AFT grant helps Perth Amboy Federation promote vaccinations, literacy

Introductory note: Our students need to be safe and stay safe in their schools and on their campuses this school year. The positive effects of in-person learning so all children can thrive are obvious. And schools’ and colleges’ greatest responsibility is protecting the lives of students and staff. This is why the AFT invested $5 million to award 75 grants covering more than 1,800 AFT affiliates; these grants are engaging communities with 20 million students across the country to rebuild trust with parents and our communities, and most importantly, to get our kids back in schools safely.

The AFT’s Return, Recover and Reimagine grants are part of our Back to School for All campaign, which is championing a return to five-days-a-week, bricks-and-mortar instruction after 18 months of unprecedented turmoil and the recent troubling surge in the delta variant. The grants are fueling efforts to reopen schools for in-person learning in a way that maximizes the health and safety of students and prevents the spread of COVID-19 in the community. That includes supporting vaccinating children—the best way to protect them. It also includes advocating for staff and resources to meet the academic, social and emotional needs of our kids.

In New Jersey, promoting vaccines, literacy and a safe welcome-back to school

For AFT-New Jersey President Donna M. Chiera, her union’s back-to-school vaccination and literacy campaign (funded by a Return, Recover and Reimagine grant from the national AFT) is especially meaningful because it’s happening on dear and familiar ground. Chiera is a retired Perth Amboy teacher with 30-plus years in the classroom. On Aug. 11, she and Perth Amboy Federation President Patricia Paradiso distributed books to grown-ups and kids alike who received a COVID-19 vaccination that day at the Raritan Bay Area YMCA.

Donna Chiera, Pat Paradiso at AFTNJ book fair
AFT-NJ President Donna M. Chiera, right, and Perth Amboy Federation President Patricia Paradiso, left, at the Aug. 11 vaccination/literacy event. Photo by Chris M. Junior.

“It was great to be part of promoting vaccinations and literacy in the same district where I spent my teaching career,” says Chiera. “Seeing children and young adults asking if they can take more than one book home made me appreciate the success of local educators in nurturing the love of reading and learning.”

Among the books chosen by kids and parents were Stamped: Racism, Antiracism, and You by Jason Reynolds and Ibram X. Kendi, and Unspeakable: The Tulsa Race Massacre by Carole Boston Weatherford and Floyd Cooper. The event was one of an ongoing series in which the Perth Amboy local teamed up with the Raritan Bay Area YMCA and the Visiting Nurse Association. On Wednesday afternoons in August, the partnership offered music, free ice cream, vaccinations and a food bank, all at the Y.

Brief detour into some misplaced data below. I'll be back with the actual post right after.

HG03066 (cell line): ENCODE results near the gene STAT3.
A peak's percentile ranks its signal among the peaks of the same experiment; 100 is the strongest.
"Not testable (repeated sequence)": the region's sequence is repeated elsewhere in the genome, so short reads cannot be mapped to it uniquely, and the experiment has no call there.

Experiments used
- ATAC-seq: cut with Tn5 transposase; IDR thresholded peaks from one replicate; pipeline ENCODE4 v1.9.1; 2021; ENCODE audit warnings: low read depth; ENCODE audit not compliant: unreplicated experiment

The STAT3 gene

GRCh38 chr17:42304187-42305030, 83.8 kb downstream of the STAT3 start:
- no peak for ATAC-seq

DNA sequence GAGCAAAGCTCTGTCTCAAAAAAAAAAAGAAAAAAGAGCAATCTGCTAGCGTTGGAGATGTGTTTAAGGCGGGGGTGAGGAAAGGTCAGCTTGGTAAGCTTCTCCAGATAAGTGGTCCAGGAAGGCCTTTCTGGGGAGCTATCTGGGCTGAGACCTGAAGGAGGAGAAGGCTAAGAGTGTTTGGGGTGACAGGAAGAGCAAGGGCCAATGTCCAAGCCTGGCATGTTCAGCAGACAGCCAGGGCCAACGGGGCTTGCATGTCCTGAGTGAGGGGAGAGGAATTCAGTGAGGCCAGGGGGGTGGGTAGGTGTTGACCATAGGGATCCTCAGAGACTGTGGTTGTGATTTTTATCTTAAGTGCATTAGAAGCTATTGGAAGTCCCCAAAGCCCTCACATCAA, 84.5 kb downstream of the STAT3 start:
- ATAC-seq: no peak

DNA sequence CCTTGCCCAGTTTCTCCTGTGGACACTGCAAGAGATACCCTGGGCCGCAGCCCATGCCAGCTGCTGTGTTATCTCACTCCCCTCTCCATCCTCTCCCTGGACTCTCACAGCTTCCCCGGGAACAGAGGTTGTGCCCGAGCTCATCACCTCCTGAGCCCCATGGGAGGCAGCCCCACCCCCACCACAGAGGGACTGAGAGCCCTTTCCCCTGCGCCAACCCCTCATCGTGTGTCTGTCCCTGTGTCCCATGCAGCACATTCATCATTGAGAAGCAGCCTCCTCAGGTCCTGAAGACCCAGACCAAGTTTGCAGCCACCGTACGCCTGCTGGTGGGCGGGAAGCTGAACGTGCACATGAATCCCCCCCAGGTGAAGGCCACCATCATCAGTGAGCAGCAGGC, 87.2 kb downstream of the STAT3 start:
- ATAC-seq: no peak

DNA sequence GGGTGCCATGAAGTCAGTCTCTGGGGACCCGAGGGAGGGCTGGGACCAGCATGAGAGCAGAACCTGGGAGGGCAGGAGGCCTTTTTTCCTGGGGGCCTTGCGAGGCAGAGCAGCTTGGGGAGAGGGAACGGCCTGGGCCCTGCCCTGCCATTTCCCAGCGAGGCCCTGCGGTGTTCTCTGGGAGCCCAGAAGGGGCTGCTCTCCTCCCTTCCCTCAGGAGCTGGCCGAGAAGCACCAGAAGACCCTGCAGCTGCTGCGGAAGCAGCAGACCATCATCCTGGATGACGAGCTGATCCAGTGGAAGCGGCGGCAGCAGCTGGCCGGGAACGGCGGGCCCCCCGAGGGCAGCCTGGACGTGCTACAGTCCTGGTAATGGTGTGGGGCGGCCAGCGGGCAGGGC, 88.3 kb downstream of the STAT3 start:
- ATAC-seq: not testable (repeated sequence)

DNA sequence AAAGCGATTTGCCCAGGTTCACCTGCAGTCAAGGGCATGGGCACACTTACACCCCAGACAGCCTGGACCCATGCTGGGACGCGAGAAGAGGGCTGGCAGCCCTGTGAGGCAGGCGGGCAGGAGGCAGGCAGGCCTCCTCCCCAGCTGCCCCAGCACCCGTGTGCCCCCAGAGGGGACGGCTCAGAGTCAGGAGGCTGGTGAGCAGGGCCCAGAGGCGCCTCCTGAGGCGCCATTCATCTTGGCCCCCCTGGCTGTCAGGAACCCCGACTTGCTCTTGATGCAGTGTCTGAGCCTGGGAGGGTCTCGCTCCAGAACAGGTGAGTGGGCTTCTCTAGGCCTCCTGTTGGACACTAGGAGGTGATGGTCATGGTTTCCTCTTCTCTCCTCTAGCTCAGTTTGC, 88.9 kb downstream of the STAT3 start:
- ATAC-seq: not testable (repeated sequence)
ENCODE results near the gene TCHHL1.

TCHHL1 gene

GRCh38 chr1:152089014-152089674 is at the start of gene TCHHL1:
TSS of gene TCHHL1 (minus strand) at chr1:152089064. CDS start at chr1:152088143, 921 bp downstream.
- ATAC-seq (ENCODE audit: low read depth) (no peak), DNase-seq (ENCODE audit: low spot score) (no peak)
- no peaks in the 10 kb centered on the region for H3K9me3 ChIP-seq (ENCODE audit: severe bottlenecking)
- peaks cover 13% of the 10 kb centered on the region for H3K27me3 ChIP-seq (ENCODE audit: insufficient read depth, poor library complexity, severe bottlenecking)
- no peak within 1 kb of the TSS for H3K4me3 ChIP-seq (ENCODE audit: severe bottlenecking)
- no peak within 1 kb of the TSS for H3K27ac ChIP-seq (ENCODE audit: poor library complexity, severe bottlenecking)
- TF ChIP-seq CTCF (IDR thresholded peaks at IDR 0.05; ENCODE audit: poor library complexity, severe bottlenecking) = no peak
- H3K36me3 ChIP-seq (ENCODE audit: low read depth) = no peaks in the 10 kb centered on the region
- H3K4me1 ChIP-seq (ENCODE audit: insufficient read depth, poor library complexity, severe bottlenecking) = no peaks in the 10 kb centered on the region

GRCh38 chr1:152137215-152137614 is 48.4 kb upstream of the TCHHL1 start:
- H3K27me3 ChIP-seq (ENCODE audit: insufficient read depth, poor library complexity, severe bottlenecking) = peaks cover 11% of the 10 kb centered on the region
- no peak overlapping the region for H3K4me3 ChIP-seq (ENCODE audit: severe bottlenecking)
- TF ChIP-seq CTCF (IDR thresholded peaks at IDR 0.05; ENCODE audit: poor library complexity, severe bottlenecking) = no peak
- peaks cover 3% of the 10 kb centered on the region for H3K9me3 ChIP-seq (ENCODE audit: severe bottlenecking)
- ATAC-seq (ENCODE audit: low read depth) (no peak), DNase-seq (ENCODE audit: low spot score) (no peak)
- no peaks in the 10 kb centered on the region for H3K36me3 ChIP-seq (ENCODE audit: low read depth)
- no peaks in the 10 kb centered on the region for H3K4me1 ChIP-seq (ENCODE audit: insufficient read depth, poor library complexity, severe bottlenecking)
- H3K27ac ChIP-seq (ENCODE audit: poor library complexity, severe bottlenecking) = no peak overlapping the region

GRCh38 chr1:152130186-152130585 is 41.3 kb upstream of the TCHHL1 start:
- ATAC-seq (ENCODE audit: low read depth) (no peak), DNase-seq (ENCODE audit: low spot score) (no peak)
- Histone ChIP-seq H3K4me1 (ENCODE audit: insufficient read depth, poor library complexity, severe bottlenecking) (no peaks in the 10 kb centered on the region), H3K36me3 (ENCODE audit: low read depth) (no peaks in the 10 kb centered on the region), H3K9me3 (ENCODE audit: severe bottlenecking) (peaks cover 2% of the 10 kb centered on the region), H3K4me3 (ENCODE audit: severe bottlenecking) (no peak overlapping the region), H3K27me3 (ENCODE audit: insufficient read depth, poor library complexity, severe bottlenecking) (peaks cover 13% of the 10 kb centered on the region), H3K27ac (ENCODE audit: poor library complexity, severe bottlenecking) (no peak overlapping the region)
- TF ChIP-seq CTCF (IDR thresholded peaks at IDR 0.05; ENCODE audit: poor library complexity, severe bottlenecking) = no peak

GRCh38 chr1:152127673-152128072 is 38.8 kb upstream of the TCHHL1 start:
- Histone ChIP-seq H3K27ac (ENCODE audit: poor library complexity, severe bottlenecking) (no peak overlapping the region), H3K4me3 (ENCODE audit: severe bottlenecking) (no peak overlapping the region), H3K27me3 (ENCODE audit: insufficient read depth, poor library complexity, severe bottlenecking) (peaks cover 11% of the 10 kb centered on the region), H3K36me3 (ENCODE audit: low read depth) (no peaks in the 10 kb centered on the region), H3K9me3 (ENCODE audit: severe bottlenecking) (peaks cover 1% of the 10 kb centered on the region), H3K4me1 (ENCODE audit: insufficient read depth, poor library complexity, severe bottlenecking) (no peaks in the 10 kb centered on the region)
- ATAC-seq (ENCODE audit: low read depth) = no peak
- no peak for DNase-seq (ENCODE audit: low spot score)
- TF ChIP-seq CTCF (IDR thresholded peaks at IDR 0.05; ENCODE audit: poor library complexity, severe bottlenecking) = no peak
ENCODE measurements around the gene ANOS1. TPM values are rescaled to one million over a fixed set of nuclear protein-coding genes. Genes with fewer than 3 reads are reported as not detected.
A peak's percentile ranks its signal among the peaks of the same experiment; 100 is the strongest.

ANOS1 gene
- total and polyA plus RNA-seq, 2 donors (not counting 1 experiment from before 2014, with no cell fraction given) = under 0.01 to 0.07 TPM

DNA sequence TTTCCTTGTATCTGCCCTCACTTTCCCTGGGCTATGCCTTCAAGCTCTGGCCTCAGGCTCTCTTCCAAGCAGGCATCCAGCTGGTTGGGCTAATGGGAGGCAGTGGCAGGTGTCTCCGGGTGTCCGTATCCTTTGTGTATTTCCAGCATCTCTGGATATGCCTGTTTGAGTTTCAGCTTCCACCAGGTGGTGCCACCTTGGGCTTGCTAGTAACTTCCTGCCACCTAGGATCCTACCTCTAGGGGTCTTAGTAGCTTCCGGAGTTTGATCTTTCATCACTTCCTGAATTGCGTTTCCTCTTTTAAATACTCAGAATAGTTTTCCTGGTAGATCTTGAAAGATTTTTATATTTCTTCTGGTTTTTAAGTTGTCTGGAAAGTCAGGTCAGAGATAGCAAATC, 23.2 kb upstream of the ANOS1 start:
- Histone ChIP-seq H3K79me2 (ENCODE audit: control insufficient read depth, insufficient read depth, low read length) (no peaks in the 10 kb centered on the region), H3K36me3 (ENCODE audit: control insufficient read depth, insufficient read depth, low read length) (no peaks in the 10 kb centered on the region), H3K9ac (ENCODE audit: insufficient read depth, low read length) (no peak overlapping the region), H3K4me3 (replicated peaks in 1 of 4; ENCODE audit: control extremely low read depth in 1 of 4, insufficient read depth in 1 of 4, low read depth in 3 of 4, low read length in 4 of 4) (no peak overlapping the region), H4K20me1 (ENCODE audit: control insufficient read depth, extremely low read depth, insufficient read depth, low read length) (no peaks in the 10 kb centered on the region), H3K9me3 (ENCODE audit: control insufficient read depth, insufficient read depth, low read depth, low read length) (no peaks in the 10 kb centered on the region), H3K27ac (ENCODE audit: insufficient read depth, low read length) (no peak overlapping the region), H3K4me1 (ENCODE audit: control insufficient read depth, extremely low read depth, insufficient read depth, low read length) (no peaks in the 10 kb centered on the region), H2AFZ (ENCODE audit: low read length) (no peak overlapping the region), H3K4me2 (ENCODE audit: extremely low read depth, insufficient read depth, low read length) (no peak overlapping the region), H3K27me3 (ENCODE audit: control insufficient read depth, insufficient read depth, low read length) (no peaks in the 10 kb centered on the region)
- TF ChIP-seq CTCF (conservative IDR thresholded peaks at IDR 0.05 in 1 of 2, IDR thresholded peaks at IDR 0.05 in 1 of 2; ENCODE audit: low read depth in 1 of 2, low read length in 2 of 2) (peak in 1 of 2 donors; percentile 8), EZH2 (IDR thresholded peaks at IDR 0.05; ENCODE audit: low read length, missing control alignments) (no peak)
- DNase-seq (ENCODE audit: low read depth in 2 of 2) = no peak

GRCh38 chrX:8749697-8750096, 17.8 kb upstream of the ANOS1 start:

“The Perth Amboy Federation is proud to be a part of the city's effort to get community members—particularly our students—vaccinated,” says Paradiso. “It has been a full-court press from the city and its various community agencies. I am grateful to the AFT for providing the grant money to purchase books so we can be a part of the effort. I have been a teacher in Perth Amboy for 23 years, and the city's children are near and dear to my heart.”

Encouraging families and eligible students to get vaccinated can involve challenges that go straight to the inequities in American society.

Family at AFTNJ BTS bookfair
The federation distributed books alongside vaccinations. Photo by Chris M. Junior.

Chiera notes: “Perth Amboy is a district with an approximately 92 percent Latino population. So, language has always been a barrier, even with translation into Spanish.” She adds, “Many of the parents are concerned about immigration status. Even though the message from Gov. Murphy on down has been that immigration status doesn’t matter, our parents are concerned they are filling out a form with personal information that will be put in a database somewhere, and they don’t know who will have access to the information. They realize that this governor may be supportive, but they are concerned that future leaders may not be.”

But Chiera is hopeful that the vaccination effort “is making a difference, one person at a time.” Week by week, families are overcoming obstacles and getting the jabs that can prevent a life-threatening or life-altering disease. Chiera estimates that between 15 and 30 vaccinations have been administered at each event. According to Rebecca Pauley, the Raritan Bay Area YMCA community health coordinator, more than 30 people were vaccinated during the Aug. 11 event.

Now other community organizations are reaching out, asking the union to be part of their vaccination drives. The Perth Amboy Federation recently participated in a vaccination event outside a pediatricians’ clinic in downtown Perth Amboy. The local was also invited to an Aug. 28 event sponsored by the city of Perth Amboy and other partners that offered vaccinations plus a free backpack of school supplies for each student.

Time is of the essence—something that AFT local unions have known since the beginning of the pandemic and that has spurred them to lead when other decision-makers went more slowly. As Chiera observes, “The Perth Amboy board of education is looking to begin vaccinations at school sites in the fall, but that has not been finalized. At this point, the union is in the community promoting vaccinations, and the district is still in the planning stage.”